Older Americans Month is the month of May. This year’s national theme is Make Your Mark and Elder Care Community Council of Franklin County (ECCC) is highlighting the contributions that older adults are making on their communities. Across the nation, elders are using their time and experience to make a significant difference in the lives of others. If you know of a senior who has made a lasting impact on your life, send us a message at firstname.lastname@example.org and we will honor and thank them while recognizing their impact. ECCC is so grateful for the support of many generous community members and groups providing items for our COVID-19 response efforts. The numbers for our daily lunch program keep increasing based on the need in our community. ECCC is a non-profit dedicated to improving the quality of life for seniors. We couldn’t do it without you!
According to the Washington Post, grocery prices rose by 2.6 percent overall in April, their biggest one-month jump since February 1974, the Bureau of Labor Statistics reported. As the coronavirus crisis disrupted supply chains and shoppers stocked up on essentials, prices for meats, poultry, fish, and eggs increased by 4.3 percent in April. Prices for fruits and vegetables increased by 1.5 percent, while those of cereals and bakery products rose by 2.9 percent. The increase in food prices increased food insecurity as more than 20 million people lost their jobs as the pandemic forced businesses nationwide to shut down under stay-at-home orders. The cost of many other goods fell, driving down the U.S. consumer price index by 0.8 percent in April, the biggest monthly decline since 2008.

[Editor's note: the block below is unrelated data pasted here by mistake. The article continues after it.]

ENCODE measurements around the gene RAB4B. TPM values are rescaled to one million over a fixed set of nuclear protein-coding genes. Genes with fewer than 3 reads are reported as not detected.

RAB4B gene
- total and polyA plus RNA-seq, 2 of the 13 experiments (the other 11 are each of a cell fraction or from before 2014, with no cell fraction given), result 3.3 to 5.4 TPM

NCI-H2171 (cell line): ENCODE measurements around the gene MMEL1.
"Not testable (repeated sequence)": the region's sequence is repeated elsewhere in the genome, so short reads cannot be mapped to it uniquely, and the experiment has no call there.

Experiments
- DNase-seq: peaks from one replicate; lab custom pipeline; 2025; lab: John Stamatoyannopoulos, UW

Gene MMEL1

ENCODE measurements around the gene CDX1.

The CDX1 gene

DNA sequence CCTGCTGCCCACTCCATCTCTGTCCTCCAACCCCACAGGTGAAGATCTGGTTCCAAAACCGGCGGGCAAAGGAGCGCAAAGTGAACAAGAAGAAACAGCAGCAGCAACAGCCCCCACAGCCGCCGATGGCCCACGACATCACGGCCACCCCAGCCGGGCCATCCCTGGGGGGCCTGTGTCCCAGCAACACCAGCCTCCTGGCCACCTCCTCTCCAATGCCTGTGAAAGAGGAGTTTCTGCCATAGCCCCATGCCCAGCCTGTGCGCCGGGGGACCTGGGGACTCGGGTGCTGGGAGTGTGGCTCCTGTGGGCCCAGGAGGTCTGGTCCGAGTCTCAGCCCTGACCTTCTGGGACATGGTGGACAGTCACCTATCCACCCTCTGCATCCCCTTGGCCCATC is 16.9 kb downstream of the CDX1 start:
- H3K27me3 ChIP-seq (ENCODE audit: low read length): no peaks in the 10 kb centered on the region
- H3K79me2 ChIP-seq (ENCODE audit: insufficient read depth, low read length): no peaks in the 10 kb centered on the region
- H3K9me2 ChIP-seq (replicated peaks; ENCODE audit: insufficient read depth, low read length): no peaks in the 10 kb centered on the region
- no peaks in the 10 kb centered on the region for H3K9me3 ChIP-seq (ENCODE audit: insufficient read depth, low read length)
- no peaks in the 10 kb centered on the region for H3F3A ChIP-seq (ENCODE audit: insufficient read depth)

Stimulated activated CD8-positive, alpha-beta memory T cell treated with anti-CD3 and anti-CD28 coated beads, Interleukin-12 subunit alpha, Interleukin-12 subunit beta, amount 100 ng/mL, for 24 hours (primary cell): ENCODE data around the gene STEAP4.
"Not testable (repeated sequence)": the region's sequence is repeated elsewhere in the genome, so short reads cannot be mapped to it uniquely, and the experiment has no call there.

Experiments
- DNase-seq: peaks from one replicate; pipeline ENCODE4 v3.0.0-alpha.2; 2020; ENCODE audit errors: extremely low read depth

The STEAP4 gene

The Florida Department of Elder Affairs (DOEA) is delivering over 375 therapeutic robotic pets to socially isolated seniors and adults living with Alzheimer’s Disease and Related Dementia (ADRD). The interactive pets help combat social isolation and depression among older individuals and people living with ADRD by improving overall mood and quality of life. Family caregivers may experience a reduction in stress, and caregivers benefit when companion pets allow increased engagement with the older adult and their environment. If you know of an elderly or disabled person who would be comforted by a free Robotic Pet (dog or cat), or who would like an MP3 Player, go to www.Elderaffairs.org for more information. The web site states it is for those living with dementia, but they report it has been open to other elderly and disabled persons during the pandemic. Owning a pet can offer a variety of health benefits, and eliminate feelings of loneliness. These robotic pets are not the real deal, but research has shown that it improves the mental health and well being of those who are shut in and unable to care for a real pet.